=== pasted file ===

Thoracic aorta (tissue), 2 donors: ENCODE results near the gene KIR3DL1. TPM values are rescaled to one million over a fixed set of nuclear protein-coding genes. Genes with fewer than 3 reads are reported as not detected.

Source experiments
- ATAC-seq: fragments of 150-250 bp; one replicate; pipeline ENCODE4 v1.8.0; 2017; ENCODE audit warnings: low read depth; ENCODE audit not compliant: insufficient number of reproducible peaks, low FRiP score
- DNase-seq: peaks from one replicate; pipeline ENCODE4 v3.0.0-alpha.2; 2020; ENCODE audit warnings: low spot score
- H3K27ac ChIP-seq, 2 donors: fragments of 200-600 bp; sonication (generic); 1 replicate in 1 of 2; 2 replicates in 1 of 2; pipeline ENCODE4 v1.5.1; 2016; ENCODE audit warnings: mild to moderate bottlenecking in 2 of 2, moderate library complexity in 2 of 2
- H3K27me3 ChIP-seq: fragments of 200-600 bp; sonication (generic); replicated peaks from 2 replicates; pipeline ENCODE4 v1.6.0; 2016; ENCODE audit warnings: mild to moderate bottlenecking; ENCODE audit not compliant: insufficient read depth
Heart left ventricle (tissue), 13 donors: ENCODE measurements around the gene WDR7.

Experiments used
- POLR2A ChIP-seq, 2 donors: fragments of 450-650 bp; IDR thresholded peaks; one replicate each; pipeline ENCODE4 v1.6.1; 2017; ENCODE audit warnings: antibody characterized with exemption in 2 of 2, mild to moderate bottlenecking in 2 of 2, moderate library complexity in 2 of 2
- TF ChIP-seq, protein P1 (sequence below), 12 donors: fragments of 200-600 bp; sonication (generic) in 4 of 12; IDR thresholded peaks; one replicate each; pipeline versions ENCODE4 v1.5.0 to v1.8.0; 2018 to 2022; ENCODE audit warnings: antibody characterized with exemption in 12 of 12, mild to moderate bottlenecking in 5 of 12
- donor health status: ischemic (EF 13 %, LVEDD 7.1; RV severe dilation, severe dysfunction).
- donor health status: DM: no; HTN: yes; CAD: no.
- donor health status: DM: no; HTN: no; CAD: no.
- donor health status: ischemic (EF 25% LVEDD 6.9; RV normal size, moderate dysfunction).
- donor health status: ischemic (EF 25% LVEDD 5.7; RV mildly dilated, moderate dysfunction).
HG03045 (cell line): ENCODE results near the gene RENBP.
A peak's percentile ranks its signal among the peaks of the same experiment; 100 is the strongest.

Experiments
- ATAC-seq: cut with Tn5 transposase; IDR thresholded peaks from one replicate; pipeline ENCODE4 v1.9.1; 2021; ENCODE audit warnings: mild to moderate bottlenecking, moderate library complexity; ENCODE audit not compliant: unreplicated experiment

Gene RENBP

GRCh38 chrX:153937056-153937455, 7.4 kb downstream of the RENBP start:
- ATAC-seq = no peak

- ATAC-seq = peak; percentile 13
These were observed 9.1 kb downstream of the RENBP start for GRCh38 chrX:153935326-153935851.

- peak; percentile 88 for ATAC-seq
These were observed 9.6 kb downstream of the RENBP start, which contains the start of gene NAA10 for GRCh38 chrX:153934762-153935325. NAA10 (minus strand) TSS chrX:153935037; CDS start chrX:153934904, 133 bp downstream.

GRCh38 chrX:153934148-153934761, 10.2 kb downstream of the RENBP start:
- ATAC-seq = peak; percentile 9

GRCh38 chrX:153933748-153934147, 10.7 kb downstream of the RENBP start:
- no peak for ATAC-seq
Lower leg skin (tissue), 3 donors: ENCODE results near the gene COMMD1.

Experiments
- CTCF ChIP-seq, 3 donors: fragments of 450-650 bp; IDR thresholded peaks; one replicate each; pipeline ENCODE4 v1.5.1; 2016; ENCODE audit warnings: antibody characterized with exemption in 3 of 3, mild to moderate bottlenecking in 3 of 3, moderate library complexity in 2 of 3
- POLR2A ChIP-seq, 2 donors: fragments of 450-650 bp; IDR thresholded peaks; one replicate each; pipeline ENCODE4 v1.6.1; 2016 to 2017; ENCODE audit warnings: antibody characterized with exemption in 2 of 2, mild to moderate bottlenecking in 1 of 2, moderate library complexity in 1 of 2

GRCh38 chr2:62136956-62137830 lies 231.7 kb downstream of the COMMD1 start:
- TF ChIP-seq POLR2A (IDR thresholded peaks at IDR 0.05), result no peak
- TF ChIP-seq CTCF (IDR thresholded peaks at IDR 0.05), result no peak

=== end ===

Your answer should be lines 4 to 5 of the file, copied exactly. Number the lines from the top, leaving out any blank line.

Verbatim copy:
- DNase-seq: peaks from one replicate; pipeline ENCODE4 v3.0.0-alpha.2; 2020; ENCODE audit warnings: low spot score
- H3K27ac ChIP-seq, 2 donors: fragments of 200-600 bp; sonication (generic); 1 replicate in 1 of 2; 2 replicates in 1 of 2; pipeline ENCODE4 v1.5.1; 2016; ENCODE audit warnings: mild to moderate bottlenecking in 2 of 2, moderate library complexity in 2 of 2